You are not currently logged in.
Access your personal account or get JSTOR access through your library or other institution:
If You Use a Screen ReaderThis content is available through Read Online (Free) program, which relies on page scans. Since scans are not currently available to screen readers, please contact JSTOR User Support for access. We'll provide a PDF copy for your screen reader.
The Stem Rust Resistance Gene Rpg5 Encodes a Protein with Nucleotide-Binding-Site, Leucine-Rich, and Protein Kinase Domains
R. Brueggeman, A. Druka, J. Nirmala, T. Cavileer, T. Drader, N. Rostoks, A. Mirlohi, H. Bennypaul, U. Gill, D. Kudrna, C. Whitelaw, A. Kilian, F. Han, Y. Sun, K. Gill, B. Steffenson and A. Kleinhofs
Proceedings of the National Academy of Sciences of the United States of America
Vol. 105, No. 39 (Sep. 30, 2008), pp. 14970-14975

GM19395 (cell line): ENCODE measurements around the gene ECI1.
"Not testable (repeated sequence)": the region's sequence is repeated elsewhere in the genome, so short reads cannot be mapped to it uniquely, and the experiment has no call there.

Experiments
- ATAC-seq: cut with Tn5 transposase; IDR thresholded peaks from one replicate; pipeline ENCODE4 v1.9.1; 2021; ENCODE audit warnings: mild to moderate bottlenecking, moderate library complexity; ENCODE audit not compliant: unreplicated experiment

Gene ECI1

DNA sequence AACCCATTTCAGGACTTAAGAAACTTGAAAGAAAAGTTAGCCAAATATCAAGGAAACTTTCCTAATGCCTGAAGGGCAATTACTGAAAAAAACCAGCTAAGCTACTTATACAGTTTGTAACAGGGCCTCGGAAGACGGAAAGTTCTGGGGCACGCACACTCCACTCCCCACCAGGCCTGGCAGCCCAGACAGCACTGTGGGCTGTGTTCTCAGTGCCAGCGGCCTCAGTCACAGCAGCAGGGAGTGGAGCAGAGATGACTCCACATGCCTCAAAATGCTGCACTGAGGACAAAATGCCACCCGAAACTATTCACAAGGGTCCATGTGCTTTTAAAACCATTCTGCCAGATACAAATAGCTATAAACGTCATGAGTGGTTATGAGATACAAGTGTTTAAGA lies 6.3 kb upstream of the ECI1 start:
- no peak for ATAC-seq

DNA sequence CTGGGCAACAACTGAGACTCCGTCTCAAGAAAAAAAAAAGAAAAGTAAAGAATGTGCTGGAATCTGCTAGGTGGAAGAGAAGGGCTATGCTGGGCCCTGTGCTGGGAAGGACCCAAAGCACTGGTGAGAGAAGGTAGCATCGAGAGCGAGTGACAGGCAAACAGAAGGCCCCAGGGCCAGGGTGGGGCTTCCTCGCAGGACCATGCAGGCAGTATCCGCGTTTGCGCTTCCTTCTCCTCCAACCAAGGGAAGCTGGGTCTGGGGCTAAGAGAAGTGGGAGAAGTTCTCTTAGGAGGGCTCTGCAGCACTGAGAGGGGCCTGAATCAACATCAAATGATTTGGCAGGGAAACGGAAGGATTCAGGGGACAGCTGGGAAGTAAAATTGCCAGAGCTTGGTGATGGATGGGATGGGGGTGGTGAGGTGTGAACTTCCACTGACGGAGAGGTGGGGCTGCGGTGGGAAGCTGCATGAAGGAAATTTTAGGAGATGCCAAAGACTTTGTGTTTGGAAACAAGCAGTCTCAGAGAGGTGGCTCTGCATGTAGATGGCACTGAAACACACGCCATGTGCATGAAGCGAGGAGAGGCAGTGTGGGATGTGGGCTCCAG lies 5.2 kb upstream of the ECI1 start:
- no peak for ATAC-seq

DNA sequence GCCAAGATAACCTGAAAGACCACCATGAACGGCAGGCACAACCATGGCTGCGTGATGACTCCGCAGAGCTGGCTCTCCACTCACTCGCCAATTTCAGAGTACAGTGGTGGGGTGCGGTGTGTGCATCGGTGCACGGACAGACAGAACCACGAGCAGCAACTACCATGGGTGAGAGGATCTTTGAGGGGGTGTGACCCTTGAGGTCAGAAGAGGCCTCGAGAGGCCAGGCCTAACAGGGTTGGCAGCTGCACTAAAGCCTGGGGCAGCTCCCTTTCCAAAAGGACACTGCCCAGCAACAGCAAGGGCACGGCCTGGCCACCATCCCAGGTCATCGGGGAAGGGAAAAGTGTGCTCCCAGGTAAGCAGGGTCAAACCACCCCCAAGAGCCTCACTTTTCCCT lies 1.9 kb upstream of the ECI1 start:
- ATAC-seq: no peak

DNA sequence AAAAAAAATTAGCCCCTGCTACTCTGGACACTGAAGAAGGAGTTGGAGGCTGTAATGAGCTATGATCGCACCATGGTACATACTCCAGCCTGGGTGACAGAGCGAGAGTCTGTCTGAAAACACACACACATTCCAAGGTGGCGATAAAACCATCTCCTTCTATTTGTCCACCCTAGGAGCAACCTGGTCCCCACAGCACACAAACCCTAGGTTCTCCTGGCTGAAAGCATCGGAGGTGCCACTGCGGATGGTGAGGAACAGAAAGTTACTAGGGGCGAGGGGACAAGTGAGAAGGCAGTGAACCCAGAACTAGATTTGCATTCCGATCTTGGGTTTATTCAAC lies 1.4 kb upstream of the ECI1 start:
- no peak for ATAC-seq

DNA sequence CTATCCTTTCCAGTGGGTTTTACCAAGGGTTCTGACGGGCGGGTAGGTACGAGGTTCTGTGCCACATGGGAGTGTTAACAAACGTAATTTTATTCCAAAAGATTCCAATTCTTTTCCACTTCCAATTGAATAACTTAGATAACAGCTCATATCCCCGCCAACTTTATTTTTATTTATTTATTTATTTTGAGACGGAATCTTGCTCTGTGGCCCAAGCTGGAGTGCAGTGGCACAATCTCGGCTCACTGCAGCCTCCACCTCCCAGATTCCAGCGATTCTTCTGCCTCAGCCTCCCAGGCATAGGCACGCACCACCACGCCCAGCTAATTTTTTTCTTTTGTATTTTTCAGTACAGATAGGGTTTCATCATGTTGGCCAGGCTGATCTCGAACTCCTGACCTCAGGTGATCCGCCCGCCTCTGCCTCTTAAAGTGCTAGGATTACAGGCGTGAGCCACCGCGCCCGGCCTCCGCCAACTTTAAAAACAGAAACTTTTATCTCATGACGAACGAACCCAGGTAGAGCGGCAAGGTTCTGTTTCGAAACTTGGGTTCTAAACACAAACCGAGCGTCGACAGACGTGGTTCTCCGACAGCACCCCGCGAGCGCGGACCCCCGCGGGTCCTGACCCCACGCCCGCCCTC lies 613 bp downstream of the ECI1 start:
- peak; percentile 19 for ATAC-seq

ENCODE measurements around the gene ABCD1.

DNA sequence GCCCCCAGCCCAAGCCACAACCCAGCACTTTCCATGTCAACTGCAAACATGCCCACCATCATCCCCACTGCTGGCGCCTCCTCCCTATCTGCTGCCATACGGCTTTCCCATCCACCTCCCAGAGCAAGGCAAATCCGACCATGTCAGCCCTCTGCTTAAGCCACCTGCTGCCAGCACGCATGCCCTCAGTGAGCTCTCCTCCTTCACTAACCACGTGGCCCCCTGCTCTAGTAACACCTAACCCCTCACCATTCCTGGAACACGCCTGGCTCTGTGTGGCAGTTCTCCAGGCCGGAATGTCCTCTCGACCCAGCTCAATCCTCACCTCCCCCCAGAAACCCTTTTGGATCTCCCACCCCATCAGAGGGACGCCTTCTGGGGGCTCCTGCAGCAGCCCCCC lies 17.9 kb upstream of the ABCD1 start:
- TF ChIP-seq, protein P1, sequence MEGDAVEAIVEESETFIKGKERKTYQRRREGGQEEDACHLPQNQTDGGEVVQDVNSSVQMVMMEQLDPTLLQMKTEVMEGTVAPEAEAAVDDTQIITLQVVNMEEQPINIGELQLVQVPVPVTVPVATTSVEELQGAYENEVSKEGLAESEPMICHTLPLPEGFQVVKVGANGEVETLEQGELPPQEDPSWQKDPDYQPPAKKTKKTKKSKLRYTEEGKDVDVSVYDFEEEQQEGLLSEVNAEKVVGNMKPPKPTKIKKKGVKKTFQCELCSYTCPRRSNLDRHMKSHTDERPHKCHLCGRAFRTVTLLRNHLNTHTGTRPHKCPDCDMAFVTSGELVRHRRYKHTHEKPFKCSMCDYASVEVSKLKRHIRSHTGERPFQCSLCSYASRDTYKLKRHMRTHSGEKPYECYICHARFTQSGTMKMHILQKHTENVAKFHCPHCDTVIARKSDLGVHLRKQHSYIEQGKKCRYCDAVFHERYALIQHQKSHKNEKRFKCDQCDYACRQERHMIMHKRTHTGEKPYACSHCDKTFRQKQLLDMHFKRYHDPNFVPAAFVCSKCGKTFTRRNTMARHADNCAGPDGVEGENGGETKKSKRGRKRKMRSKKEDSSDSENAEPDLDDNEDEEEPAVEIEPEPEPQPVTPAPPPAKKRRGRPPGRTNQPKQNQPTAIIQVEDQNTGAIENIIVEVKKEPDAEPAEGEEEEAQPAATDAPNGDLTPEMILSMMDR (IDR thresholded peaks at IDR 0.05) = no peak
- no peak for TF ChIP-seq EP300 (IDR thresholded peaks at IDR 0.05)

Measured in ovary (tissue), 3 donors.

Published by: National Academy of Sciences
Stable URL: http://www.jstor.org/stable/25464345
Page Count: 6
Since scans are not currently available to screen readers, please contact JSTOR User Support for access. We'll provide a PDF copy for your screen reader.
Preview not available
We isolated the barley stem rust resistance genes Rpg5 and rpg4 by map-based cloning. These genes are colocalized on a 70-kb genomic region that was delimited by recombination. The Rpg5 gene consists of an unusual structure encoding three typical plant disease resistance protein domains: nucleotide-binding site, leucine-rich repeat, and serine threonine protein kinase. The predicted RPG5 protein has two putative transmembrane sites possibly involved in membrane binding. The gene is expressed at low but detectable levels. Posttranscriptional gene silencing using VIGS resulted in a compatible reaction with a normally incompatible stem rust pathogen. Allele sequencing also validated the candidate Rpg5 gene. Allele and recombinant sequencing suggested that the probable rpg4 gene encoded an actin depolymerizing factor-like protein. Involvement of actin depolymerizing factor genes in nonhost resistance has been documented, but discovery of their role in gene-for-gene interaction would be novel and needs to be further substantiated.
Proceedings of the National Academy of Sciences of the United States of America © 2008 National Academy of Sciences